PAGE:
a group of white activists tsked tsked over his selection of a button to wear during the protest. Instead of criticizing the police action, they criticized the button. Either because cops don't lie, or because even if they do, we should not say so in public lest the conservative majority take offense at our words.

But yes, they do lie. And this is a tale of two lies, told by two Riverside Police Department officers in two different incidents which occurred the same year. The fates of both were determined by the same arbitrators.

The first lie was told by Officer Eric Feimer who was involved in an arrest in 2001, where he used force but when asked about it, failed to report it. He failed to report it in his written account of what happened, failed to report it later to both his supervising sergeant and the area commander.

Feimer probably wishes he never met the man he arrested, furthermore known as S/Elliot. He arrested him, and left him with abrasions and bruises on his face. His report was short and to the point.

"I put suspect in handcuffs" is what it stated.

Something must have struck the attention of his supervisors because Sgt. Paul Villeneuva asked him over the radio, did you use force during the arrest?

Feimer answered back, "negative."

Lt. Jim Cannon, the area commander, asked him if he used force, and at first Feimer told him the same account, but the next day, he came in to talk to Cannon and provide further details about his encounter with Elliot. HE said that he wanted to change his statement to add significant details including the fact that the suspect(Elliot) had struck at him twice, so he brought him down to the ground with a bar hold.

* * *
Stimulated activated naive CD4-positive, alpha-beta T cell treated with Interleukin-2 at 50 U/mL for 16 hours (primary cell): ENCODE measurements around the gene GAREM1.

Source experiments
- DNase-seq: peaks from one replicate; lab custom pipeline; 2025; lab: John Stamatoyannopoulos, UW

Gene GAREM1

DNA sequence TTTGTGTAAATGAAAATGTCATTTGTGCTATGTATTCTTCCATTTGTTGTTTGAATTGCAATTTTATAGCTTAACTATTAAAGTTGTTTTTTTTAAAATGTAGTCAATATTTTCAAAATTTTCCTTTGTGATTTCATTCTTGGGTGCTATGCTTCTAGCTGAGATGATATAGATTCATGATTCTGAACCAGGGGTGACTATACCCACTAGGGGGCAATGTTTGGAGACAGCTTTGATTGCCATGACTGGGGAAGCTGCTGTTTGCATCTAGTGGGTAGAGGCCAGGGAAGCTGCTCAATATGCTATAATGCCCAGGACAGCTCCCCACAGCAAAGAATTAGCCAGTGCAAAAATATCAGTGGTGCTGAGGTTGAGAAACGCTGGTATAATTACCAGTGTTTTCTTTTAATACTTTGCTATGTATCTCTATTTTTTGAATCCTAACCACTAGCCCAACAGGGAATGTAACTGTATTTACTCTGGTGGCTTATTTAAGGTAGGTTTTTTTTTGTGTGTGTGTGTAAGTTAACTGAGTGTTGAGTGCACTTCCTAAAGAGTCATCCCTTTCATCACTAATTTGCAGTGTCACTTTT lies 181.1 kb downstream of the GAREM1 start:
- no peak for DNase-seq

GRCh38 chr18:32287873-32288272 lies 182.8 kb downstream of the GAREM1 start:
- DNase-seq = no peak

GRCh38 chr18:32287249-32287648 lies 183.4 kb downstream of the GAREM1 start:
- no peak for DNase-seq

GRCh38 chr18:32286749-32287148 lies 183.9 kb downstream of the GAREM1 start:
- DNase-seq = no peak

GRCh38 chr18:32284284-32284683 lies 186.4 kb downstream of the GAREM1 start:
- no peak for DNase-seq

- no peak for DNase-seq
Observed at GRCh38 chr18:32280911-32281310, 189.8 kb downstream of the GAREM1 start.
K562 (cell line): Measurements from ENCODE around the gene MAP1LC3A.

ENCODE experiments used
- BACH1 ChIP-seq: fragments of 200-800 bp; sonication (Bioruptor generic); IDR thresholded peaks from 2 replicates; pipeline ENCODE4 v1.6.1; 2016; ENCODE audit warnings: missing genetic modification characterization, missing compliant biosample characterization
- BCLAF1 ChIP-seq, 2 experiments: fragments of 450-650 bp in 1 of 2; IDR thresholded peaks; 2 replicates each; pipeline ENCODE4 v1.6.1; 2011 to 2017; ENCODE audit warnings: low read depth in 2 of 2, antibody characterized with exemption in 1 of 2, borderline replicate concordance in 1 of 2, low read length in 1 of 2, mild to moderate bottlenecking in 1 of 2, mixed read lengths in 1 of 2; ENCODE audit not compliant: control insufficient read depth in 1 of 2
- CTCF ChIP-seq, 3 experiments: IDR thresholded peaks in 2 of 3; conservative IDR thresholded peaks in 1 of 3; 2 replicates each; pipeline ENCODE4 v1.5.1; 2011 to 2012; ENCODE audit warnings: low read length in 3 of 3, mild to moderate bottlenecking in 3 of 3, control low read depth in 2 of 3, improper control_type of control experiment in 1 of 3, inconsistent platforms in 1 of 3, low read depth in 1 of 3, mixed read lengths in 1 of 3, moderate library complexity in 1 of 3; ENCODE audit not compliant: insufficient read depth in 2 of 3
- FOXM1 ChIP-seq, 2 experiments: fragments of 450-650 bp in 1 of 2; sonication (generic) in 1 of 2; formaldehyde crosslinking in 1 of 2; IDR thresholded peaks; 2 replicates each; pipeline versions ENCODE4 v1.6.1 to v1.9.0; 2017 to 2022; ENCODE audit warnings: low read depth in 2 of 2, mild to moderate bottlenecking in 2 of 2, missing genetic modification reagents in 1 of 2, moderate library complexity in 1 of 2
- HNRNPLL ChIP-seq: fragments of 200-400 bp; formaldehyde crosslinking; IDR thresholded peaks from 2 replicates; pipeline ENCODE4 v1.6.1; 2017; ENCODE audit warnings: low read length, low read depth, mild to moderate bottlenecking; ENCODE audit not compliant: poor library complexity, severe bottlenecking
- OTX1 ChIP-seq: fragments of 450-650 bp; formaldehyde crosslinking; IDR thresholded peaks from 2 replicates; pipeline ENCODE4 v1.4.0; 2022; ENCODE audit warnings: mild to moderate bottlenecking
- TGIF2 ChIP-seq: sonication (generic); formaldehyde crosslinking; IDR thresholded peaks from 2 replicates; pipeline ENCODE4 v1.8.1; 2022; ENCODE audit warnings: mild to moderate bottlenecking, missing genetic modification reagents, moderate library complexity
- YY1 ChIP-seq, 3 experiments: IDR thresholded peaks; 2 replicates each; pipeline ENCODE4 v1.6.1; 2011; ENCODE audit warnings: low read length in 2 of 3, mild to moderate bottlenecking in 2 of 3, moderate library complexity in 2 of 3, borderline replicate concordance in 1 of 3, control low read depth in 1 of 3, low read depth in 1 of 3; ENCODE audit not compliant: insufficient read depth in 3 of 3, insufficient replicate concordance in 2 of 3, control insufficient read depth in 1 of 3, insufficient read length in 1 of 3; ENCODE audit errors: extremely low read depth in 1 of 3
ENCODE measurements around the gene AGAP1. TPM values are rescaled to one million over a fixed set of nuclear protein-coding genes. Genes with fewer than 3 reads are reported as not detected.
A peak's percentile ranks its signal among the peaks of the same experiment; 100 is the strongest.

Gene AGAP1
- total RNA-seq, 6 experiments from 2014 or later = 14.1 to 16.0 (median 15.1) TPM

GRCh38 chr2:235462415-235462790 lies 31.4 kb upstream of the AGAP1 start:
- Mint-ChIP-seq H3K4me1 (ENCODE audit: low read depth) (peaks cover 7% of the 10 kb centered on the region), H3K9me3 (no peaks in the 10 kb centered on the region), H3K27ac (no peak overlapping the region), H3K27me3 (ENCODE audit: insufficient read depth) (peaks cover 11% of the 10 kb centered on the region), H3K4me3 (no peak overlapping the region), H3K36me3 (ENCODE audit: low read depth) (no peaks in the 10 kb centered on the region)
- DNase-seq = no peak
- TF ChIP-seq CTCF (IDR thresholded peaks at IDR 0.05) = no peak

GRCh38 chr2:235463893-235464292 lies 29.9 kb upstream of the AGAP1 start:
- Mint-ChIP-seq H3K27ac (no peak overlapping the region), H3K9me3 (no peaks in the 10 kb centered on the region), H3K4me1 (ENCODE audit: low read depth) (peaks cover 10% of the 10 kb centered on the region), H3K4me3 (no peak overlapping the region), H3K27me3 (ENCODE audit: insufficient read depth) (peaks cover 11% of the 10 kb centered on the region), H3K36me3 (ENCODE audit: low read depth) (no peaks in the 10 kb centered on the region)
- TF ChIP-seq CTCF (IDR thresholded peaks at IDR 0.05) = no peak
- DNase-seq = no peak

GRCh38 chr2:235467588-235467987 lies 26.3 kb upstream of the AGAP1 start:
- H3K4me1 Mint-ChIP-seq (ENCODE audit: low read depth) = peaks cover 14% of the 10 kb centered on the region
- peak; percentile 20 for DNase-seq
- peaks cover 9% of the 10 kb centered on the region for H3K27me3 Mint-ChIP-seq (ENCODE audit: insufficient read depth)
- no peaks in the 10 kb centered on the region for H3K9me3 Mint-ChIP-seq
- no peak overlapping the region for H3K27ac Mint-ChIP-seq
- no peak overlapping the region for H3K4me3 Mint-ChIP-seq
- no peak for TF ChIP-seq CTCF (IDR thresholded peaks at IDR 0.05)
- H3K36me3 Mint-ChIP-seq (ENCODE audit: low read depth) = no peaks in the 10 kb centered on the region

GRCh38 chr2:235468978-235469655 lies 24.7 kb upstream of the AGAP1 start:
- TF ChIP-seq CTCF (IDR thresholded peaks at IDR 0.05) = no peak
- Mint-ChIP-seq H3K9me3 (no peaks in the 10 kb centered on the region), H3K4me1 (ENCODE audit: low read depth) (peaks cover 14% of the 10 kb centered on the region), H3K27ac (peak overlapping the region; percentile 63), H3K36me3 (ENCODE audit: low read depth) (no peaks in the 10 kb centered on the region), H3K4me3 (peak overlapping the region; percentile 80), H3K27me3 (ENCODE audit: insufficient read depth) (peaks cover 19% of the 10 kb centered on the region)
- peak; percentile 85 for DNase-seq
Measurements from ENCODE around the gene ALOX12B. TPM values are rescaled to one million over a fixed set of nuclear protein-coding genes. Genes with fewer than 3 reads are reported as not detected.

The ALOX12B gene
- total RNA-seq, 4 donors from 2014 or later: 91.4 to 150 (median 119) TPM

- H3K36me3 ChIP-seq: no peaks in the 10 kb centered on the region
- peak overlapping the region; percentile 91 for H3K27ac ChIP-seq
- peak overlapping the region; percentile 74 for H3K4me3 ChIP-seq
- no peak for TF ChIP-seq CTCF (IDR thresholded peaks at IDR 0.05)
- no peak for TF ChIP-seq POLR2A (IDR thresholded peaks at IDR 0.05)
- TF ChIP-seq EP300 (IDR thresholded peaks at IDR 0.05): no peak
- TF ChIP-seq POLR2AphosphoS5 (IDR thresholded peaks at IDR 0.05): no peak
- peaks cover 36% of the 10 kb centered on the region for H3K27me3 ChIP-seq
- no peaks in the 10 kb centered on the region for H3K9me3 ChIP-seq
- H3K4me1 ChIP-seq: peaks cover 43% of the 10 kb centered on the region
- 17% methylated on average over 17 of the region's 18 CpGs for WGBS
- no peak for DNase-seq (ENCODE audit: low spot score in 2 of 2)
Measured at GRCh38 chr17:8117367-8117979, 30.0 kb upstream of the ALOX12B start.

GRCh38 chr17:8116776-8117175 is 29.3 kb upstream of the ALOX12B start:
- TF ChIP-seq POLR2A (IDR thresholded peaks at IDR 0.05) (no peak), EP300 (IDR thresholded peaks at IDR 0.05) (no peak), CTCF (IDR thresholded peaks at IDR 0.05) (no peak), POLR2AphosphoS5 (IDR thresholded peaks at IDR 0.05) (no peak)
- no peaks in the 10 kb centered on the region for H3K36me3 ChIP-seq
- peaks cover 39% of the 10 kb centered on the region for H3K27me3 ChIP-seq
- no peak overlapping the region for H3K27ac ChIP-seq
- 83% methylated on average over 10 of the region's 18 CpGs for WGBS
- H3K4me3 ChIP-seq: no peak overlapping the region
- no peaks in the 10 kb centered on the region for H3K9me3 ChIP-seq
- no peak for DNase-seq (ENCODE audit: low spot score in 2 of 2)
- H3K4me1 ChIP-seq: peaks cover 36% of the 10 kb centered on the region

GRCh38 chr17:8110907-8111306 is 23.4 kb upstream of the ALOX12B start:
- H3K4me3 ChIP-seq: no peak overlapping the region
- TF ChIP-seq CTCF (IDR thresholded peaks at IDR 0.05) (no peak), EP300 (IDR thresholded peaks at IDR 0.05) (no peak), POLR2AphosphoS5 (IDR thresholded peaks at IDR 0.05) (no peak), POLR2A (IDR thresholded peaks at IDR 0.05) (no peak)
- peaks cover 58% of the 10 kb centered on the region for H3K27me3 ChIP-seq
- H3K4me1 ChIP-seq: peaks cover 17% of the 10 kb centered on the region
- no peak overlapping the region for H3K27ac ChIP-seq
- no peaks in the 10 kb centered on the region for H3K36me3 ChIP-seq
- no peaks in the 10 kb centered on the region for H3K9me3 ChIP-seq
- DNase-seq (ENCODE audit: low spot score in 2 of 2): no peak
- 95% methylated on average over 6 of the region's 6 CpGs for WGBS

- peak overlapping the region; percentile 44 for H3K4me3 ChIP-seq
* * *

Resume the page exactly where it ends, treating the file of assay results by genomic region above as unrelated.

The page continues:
Well, if that is so, why not mention it in the original written report? All acts of force are supposed to be reported according to the department's policy, and that certainly includes the bar hold.

An internal investigation was launched by Internal Affairs and after its completion, Feimer was found to have violated several departmental policies including

1) failure to report force to a supervisor
2)failure to document injuries

Chief Russ Leach terminated Feimer's employment on Dec. 13, 2001. Feimer decided to fight his termination, through arbitration. His arbitrator was Alexander Cohn. Cohn took testimony from both sides, and decided that Feimer's firing was improper. Instead, he ruled that a suspension without loss of seniority was proper. So Feimer was reinstated back on the force.

Cohn's ruling was based on his belief that the city did not prove that Feimer was willfully dishonest. He did violate policies but not willfully. His lie about his use of force against Elliot, wasn't really a lie. It was not really the truth. Cohn chose instead to blame the policy(9.1(b)) calling it "vague."